Home » Watermaster’s Melbourne plumbers take a look at the history of toilets

Watermaster’s Melbourne plumbers take a look at the history of toilets

Where would we be without our toilets? While people might point towards electricity, the car, or even the internet as some of the greatest invention of all time, in our opinion the humble toilet is a strong contender for that title… not to mention, it’s one that frequently gets overlooked.

Not only do they make it significantly cleaner and easier to go about our… ahem, business, they’ve also done a lot for humanity.

We’re not waxing poetic about your toilet because we’re plumbers; flushing toilets have been linked to improved public health outcomes around the world!

Yet in spite of their prevalence, how much do you know about the history of the little white bowl in your bathroom? We’re willing to bet the answer is not an awful lot! Just like any known invention common to humankind, our toilets come from humble beginnings…

Today, Watermaster’s Melbourne plumbers are celebrating the the modern toilet by taking a look back at where it started, and how it developed into what it is today.


It all started here: the history of toilets

When we think of going to the loo, we don’t really think of it as a social event – quite the opposite, in fact!

So it may surprise you to know that toilets in 315 AD was considered a social gathering place for the Romans? It sounds comical, but think about it: public toilets were a staple of Roman life, and for many were also a place to can meet friends, catch up with the latest news, and exchange opinions.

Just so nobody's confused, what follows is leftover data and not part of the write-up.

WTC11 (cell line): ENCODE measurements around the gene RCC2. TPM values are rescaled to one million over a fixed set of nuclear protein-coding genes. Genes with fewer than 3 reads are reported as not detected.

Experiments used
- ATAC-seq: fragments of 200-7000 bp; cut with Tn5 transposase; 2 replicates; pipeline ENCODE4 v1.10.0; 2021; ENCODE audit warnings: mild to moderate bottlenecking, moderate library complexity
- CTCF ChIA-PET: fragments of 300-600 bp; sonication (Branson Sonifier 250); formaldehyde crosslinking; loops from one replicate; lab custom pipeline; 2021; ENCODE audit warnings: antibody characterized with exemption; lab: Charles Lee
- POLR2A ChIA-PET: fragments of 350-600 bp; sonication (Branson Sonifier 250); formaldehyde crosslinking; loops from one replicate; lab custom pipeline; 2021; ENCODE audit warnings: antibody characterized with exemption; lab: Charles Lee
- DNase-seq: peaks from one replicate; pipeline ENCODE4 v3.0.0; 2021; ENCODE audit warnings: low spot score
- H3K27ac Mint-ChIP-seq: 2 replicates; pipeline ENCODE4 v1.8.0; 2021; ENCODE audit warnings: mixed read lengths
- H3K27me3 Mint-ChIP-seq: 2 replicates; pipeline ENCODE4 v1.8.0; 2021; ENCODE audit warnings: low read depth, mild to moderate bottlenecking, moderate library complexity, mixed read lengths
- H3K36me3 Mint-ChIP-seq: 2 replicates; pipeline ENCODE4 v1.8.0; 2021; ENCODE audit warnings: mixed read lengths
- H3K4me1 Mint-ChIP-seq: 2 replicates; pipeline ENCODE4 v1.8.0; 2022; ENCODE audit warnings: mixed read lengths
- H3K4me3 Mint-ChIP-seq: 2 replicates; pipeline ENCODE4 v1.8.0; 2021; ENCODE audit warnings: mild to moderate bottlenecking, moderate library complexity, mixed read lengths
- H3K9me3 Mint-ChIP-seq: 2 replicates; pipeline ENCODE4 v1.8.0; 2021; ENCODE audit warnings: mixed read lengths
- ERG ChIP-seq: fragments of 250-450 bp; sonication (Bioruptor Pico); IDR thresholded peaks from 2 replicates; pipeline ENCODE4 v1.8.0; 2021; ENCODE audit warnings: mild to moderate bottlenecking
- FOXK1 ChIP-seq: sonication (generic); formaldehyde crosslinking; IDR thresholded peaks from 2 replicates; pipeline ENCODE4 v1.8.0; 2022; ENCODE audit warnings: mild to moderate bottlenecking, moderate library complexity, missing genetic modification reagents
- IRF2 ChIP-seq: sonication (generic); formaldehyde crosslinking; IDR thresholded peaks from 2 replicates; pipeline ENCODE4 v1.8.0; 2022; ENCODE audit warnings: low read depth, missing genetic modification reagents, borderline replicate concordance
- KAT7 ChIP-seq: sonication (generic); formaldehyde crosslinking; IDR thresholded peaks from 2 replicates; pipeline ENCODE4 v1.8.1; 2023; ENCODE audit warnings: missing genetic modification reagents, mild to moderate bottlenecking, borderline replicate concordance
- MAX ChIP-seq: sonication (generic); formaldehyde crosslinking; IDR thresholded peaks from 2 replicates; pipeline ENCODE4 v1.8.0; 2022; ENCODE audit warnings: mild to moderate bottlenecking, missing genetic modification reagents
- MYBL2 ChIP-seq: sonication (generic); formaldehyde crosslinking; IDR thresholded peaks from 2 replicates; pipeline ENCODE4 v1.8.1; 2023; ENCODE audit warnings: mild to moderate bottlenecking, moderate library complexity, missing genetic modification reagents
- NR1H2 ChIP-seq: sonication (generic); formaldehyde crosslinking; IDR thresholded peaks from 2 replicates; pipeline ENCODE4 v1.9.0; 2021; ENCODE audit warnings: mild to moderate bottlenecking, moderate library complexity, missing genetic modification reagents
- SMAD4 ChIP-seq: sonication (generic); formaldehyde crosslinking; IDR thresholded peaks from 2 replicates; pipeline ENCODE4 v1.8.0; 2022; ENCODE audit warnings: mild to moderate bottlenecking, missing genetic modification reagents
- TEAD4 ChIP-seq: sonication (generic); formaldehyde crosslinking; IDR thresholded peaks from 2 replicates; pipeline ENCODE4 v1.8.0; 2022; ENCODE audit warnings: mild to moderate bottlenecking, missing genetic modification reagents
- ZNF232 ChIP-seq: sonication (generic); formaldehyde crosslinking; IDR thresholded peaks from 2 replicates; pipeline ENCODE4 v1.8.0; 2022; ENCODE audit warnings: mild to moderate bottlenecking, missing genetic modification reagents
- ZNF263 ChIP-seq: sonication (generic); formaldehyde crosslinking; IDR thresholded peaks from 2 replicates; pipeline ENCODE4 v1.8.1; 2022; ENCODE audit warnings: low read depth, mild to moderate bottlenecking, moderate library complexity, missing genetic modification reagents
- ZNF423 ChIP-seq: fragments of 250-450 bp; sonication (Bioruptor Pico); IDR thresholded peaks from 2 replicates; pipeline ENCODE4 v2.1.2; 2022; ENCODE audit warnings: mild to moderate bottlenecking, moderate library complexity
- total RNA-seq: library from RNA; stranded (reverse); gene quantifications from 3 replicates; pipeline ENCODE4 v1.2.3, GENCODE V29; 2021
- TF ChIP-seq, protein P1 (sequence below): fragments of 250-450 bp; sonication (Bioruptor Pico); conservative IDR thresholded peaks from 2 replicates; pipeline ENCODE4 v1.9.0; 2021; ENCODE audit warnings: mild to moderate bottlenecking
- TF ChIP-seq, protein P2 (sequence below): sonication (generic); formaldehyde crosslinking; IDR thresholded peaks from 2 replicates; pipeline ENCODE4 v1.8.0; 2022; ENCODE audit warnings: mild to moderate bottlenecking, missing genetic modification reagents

Toilets back then were shared, and people saw them as a social part of life.

While the toilet experience has (thankfully) shifted to a private activity since then, you might be surprised to hear that the idea of a flushing toilet has been with us since.

In addition to the Romans, the Ancient Egyptians were also builders of bathrooms and early toilets.

Additionally, the Minoans in Crete during 2800 BC developed a waste management system using sewers and a very familiar-looking handle mechanism to release water and “flush” out waste.


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The period of stagnation

Fast forward to Europe in the middle ages, and toilet technology had taken significant steps backwards. It was during this period that pit toilets and chamber pots were the norm, and all ideas of sewage and flushing toilets had been almost completely forgotten.

The where the first ‘garderobes’ (private rooms for toilets) were introduced. Essentially, they were a cupboard-sized room with a seat and a hole overhanging a river – talk about a downgrade! These became so commonplace, that it became a commonly used term, even for castle toilets.

Such luxuries were far above the reach of ordinary people however, with peasants and the lower-class making use of local rivers and waterways. Used chamber pots and buckets were simply emptied in the water downstream.